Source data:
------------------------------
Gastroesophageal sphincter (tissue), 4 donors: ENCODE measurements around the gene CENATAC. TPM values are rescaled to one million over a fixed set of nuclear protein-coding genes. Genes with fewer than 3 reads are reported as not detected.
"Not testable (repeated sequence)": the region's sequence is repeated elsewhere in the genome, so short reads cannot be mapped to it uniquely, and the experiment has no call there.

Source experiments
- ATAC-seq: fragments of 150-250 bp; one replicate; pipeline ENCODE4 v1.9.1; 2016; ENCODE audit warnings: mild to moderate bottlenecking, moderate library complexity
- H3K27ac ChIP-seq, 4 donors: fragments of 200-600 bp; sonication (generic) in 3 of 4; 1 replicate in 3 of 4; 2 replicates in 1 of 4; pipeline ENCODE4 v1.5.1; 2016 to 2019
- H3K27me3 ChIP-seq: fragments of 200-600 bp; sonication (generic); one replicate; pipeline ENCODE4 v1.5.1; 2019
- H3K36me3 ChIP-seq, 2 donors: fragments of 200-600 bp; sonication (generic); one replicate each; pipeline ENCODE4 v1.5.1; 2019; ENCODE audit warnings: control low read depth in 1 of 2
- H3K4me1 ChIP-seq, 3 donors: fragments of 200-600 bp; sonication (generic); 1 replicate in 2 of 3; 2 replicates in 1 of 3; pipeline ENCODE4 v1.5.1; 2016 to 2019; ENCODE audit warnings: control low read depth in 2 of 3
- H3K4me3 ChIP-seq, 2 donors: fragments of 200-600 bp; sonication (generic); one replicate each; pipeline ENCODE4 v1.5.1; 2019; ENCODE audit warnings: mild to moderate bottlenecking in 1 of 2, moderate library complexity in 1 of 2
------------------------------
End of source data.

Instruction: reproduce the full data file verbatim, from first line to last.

Gastroesophageal sphincter (tissue), 4 donors: ENCODE measurements around the gene CENATAC. TPM values are rescaled to one million over a fixed set of nuclear protein-coding genes. Genes with fewer than 3 reads are reported as not detected.
"Not testable (repeated sequence)": the region's sequence is repeated elsewhere in the genome, so short reads cannot be mapped to it uniquely, and the experiment has no call there.

Source experiments
- ATAC-seq: fragments of 150-250 bp; one replicate; pipeline ENCODE4 v1.9.1; 2016; ENCODE audit warnings: mild to moderate bottlenecking, moderate library complexity
- H3K27ac ChIP-seq, 4 donors: fragments of 200-600 bp; sonication (generic) in 3 of 4; 1 replicate in 3 of 4; 2 replicates in 1 of 4; pipeline ENCODE4 v1.5.1; 2016 to 2019
- H3K27me3 ChIP-seq: fragments of 200-600 bp; sonication (generic); one replicate; pipeline ENCODE4 v1.5.1; 2019
- H3K36me3 ChIP-seq, 2 donors: fragments of 200-600 bp; sonication (generic); one replicate each; pipeline ENCODE4 v1.5.1; 2019; ENCODE audit warnings: control low read depth in 1 of 2
- H3K4me1 ChIP-seq, 3 donors: fragments of 200-600 bp; sonication (generic); 1 replicate in 2 of 3; 2 replicates in 1 of 3; pipeline ENCODE4 v1.5.1; 2016 to 2019; ENCODE audit warnings: control low read depth in 2 of 3
- H3K4me3 ChIP-seq, 2 donors: fragments of 200-600 bp; sonication (generic); one replicate each; pipeline ENCODE4 v1.5.1; 2019; ENCODE audit warnings: mild to moderate bottlenecking in 1 of 2, moderate library complexity in 1 of 2